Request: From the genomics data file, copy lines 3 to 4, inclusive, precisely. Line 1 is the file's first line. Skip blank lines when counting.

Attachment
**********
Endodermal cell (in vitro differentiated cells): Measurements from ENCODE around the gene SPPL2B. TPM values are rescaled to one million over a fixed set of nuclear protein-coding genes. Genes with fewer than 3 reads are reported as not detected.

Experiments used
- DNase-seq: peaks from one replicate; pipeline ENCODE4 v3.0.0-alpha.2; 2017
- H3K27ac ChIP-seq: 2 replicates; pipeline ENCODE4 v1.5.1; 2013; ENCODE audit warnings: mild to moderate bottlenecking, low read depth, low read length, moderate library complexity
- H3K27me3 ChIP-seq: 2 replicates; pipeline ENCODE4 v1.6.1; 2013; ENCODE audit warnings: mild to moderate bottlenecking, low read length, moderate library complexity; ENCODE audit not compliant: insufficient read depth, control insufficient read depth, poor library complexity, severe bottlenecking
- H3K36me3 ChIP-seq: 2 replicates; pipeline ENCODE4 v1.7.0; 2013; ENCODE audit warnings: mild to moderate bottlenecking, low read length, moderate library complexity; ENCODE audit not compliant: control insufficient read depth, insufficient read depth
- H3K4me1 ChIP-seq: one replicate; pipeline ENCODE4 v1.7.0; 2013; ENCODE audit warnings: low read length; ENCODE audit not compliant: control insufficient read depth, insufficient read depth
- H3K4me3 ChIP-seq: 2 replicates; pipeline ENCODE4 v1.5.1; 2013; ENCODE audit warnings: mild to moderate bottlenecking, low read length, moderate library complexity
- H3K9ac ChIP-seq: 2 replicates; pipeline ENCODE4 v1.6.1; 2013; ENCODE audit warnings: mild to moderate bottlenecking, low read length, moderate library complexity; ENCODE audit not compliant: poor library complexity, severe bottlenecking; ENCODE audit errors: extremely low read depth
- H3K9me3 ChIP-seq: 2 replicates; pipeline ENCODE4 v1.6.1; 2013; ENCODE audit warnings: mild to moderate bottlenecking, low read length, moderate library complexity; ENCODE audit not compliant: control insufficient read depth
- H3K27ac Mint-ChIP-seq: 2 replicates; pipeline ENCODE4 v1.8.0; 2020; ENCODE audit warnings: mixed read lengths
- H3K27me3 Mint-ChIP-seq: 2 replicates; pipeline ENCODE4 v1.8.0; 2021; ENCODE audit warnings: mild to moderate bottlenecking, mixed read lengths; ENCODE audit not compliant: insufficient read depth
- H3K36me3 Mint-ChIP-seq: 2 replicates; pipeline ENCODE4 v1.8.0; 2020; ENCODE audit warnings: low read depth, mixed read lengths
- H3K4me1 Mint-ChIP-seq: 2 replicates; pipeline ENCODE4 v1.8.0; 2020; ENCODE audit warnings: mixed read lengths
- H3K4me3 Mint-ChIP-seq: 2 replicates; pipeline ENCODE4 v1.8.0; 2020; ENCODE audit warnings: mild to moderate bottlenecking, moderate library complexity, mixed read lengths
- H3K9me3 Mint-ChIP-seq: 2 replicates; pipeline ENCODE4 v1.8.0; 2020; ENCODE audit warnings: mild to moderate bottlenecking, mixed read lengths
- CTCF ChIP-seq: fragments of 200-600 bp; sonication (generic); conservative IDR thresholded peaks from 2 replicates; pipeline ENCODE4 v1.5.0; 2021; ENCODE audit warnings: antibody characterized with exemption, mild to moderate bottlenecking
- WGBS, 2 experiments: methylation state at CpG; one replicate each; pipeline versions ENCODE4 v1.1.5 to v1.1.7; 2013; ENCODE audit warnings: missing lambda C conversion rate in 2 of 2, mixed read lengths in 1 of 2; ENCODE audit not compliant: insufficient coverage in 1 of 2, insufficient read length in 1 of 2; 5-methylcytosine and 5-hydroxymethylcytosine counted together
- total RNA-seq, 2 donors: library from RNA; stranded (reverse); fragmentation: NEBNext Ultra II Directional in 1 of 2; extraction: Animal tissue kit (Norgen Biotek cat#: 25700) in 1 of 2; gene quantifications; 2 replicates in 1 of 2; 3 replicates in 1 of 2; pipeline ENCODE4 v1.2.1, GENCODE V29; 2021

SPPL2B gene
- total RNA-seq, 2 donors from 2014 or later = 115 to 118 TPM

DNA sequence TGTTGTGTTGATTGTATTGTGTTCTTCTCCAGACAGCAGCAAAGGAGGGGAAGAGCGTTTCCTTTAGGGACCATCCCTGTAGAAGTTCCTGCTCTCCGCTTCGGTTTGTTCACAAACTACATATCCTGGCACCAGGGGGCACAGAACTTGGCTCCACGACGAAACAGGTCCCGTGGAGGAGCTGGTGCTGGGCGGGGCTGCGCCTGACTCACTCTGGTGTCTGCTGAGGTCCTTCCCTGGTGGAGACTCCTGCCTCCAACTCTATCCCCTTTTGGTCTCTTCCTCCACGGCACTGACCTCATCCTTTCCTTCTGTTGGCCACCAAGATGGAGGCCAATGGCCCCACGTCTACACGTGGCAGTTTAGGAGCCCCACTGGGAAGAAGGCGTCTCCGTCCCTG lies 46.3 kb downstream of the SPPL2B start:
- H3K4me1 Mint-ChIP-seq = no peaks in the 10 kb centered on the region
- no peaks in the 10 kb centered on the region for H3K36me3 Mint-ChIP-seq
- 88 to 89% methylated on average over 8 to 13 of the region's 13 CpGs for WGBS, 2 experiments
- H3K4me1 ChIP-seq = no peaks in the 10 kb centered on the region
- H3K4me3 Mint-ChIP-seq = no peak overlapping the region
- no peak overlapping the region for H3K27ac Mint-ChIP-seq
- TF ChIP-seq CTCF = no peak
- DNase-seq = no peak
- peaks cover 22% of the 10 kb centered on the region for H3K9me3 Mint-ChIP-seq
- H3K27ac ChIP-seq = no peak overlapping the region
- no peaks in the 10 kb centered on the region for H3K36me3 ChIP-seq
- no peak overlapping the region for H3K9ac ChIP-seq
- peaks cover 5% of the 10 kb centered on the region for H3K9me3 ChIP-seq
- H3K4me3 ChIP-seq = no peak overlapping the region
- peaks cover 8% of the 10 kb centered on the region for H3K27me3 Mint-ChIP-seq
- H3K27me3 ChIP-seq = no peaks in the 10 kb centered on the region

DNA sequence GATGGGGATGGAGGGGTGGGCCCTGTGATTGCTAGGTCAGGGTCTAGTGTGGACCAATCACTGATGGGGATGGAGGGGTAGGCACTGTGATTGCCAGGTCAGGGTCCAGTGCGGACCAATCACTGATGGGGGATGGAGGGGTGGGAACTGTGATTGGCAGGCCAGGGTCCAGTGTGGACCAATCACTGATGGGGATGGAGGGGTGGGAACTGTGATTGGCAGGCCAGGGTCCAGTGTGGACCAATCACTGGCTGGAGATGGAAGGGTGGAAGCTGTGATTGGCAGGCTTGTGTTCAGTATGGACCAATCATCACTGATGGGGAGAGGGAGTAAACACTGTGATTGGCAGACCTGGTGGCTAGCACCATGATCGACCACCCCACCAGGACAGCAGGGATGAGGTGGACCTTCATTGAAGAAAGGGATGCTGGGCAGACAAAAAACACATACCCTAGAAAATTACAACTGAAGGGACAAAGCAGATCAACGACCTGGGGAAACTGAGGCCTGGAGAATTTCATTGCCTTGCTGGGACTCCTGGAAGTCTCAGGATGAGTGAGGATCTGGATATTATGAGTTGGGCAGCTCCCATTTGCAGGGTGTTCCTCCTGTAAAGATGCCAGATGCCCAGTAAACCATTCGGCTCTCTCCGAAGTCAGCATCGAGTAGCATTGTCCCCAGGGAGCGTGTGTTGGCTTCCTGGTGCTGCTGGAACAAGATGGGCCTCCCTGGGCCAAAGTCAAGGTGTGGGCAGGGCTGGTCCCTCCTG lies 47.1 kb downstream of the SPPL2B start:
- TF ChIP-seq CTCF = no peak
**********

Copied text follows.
- DNase-seq: peaks from one replicate; pipeline ENCODE4 v3.0.0-alpha.2; 2017
- H3K27ac ChIP-seq: 2 replicates; pipeline ENCODE4 v1.5.1; 2013; ENCODE audit warnings: mild to moderate bottlenecking, low read depth, low read length, moderate library complexity